During the judges’ deliberation and subsequent award announcements, we went over the competition.
“Who do you think is going to take first?”
“I don’t know…How do we compare to the two groups that have been established for two years?”
“What about Pedul? She was the best speaker here.”
“Or The Buzz, I like the idea of a holistic/probiotic drink.”
“The signing school was great too. I love American Sign Language.”
We didn’t know who would win what prize, but we knew we wanted to win something – even if it was just the $100 Starbucks gift card for the Audience Choice Award!
“In my heart, I thought we would win third place. Not because of Karuda [the Montclair State team that won third prize in the 2016 UPitchNJ contest]. But because Pedul and Buzz were really strong. So I thought they were good competitors. I thought we would be the last slot because I thought we were good too,” Alexis explained.
As the judges filed out of the deliberation room, I thought we had a chance of winning some award. We were one, if not the only, team who had traction and sales. The only other teams who had anything were teams who were around for 2+ years. We’ve been around for three months.
“I thought we had a shot at winning, but I was also nervous that we weren’t going to win anything,” teammate Sophie Kunert, a sophomore Illustration major, added.
The judges announced the winner of the Starbucks card to The Buzz. The second award was “Best Early Stage Startup.”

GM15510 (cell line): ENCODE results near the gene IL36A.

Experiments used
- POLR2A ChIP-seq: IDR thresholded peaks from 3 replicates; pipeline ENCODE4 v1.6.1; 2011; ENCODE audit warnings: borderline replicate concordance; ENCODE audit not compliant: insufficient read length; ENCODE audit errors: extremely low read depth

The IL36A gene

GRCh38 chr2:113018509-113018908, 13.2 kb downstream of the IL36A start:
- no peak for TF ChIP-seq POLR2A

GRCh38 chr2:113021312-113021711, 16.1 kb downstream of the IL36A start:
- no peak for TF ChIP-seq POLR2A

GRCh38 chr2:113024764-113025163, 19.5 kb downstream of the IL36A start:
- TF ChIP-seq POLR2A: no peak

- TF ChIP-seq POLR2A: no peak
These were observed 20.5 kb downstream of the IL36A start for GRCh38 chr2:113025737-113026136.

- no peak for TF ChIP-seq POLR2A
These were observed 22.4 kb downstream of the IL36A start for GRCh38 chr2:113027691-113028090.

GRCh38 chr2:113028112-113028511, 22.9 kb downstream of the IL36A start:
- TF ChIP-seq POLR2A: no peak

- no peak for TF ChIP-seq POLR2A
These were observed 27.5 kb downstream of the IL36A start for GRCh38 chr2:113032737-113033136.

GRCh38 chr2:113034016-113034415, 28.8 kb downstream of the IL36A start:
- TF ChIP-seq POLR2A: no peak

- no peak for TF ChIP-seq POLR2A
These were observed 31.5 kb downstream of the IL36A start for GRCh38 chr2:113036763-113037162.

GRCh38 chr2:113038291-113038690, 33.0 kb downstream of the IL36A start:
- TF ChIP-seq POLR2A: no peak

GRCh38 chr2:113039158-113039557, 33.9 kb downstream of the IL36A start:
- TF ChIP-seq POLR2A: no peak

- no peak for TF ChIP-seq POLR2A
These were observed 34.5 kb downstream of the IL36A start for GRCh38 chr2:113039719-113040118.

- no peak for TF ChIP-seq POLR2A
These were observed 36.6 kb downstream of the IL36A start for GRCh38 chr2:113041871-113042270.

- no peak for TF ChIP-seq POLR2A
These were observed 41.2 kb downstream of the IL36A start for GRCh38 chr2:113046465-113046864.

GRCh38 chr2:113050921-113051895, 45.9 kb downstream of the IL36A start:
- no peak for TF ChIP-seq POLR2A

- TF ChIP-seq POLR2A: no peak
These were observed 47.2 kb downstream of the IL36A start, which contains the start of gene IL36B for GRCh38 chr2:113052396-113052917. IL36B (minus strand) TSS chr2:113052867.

That’s gotta be us, I thought.
Sure enough, the judge reads, “Elaion.”
“I was speechless,” Alexis recounted.
We went to the front of the room and took pictures with the giant check. I smiled and smiled and smiled so much I felt like the joker. This can’t be real, we won! All of our hard work, late hours, and revisions paid off.
“I was in shock. I didn’t feel anything in the moment. It was afterwards, after everything was processed,” Sophie remembered.
Other prizes went to Pedul at Rutgers ($1,500) for their college tuition funding platform; SignSchool affiliated with Princeton University ($1,000) for its online platform to learn American Sign Language; and Trend Pie at Seton Hall ($500) for its platform to encourage influencers to communicate with their social media followers. We lined across the front of the room and took pictures together.
“This competition was very exciting. The whole atmosphere is motivating!” Sophie reflected on the connections and networking we had throughout the day. People loved our idea and understood the product, even if they didn’t have tattoos themselves.
Being recognized for our work with Elaion was only part of our enjoyment. What was better, is that Montclair and the Feliciano Center get bragging rights too.
“I honestly don’t think we would’ve gotten this far without [Professor Frasca] each week,” Sophie said.
“I wholeheartedly agree,” Alexis added. “Frasca really pushed us. When I first started the class, it was too much for me. But slowly I started to like it, and I appreciate the hard work. I know at some point, in the real world, this will help me.”
Professor Frasca really prepared us for the competition. He put time in and outside of class to give us feedback and push our ideas.
You could see from our deck and presentation that he’s a great teacher, and that the entrepreneurship program at MSU prepares us for the real world of entrepreneurship.
Pitching and winning at Princeton University was a once in a lifetime experience.
Kristen Martinelli is a senior English major pursuing a Certificate of Entrepreneurship, and a member of team Elaion.